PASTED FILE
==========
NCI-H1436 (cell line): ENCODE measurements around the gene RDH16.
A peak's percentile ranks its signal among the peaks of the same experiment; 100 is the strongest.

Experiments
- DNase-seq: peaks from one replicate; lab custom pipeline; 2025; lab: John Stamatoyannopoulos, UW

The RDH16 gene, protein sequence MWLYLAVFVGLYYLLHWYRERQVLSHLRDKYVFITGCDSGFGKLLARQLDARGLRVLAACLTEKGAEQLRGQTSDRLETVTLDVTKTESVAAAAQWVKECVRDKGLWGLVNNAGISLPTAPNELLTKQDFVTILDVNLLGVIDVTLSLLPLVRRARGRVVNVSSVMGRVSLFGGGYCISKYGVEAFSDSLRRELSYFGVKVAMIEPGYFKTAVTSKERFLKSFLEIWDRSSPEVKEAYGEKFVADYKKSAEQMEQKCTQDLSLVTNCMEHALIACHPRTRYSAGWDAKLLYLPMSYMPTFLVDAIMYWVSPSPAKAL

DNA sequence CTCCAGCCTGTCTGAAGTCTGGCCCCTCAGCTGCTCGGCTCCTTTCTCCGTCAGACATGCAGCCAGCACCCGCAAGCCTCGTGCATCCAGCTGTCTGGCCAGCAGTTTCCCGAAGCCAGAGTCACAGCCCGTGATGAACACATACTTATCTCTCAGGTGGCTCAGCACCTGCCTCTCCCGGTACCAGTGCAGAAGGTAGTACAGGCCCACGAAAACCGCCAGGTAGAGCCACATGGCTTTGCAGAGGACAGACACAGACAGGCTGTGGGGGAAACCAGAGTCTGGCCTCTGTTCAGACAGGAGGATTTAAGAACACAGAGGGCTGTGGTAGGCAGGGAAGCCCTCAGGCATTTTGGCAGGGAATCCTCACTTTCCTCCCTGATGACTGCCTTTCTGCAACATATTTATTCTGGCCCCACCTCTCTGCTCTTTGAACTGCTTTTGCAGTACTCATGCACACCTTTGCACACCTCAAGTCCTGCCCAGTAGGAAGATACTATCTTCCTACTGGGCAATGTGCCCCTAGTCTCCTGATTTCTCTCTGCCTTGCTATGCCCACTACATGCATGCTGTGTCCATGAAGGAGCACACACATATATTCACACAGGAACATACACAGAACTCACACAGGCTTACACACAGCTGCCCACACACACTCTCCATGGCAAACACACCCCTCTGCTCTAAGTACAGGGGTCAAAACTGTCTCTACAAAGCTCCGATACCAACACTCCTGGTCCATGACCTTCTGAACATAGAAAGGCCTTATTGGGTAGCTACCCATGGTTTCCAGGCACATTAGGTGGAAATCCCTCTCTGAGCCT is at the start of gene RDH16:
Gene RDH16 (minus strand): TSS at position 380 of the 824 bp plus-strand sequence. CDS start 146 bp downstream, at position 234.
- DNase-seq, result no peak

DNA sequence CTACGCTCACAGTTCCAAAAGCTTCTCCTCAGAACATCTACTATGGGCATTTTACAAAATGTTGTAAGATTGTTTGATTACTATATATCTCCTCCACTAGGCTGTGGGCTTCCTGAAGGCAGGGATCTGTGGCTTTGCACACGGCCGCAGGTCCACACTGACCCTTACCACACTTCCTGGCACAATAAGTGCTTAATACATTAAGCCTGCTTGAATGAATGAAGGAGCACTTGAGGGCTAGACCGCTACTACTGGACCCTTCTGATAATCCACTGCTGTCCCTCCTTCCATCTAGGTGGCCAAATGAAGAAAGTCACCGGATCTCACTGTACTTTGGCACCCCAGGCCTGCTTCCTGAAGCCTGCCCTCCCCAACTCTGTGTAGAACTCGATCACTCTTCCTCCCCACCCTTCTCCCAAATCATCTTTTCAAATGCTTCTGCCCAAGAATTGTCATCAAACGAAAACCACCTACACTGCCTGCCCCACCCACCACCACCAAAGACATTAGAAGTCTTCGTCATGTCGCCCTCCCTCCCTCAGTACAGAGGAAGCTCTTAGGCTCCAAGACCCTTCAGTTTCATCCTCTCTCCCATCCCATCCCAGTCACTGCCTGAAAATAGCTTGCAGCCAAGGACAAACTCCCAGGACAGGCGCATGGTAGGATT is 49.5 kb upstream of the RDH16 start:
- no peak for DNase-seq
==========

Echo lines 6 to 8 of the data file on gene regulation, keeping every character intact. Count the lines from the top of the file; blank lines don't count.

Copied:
DNA sequence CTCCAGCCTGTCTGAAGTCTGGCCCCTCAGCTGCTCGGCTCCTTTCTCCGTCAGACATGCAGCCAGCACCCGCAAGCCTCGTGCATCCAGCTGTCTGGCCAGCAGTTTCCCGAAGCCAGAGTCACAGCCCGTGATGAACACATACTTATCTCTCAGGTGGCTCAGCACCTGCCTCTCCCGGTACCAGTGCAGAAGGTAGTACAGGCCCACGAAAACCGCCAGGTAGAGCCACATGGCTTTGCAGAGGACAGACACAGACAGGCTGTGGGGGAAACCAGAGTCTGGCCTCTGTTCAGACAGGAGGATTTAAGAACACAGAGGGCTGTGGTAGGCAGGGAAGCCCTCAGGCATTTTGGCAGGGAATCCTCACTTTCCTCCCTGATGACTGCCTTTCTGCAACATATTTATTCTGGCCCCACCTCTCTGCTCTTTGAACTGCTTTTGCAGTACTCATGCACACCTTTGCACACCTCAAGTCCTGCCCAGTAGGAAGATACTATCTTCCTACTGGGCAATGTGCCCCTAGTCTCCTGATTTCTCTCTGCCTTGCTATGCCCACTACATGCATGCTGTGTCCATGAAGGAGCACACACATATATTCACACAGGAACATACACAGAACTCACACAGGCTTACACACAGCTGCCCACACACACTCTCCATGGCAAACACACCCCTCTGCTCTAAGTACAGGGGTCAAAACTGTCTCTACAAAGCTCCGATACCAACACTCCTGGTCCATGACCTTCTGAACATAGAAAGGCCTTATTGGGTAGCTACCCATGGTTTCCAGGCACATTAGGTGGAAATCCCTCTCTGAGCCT is at the start of gene RDH16:
Gene RDH16 (minus strand): TSS at position 380 of the 824 bp plus-strand sequence. CDS start 146 bp downstream, at position 234.
- DNase-seq, result no peak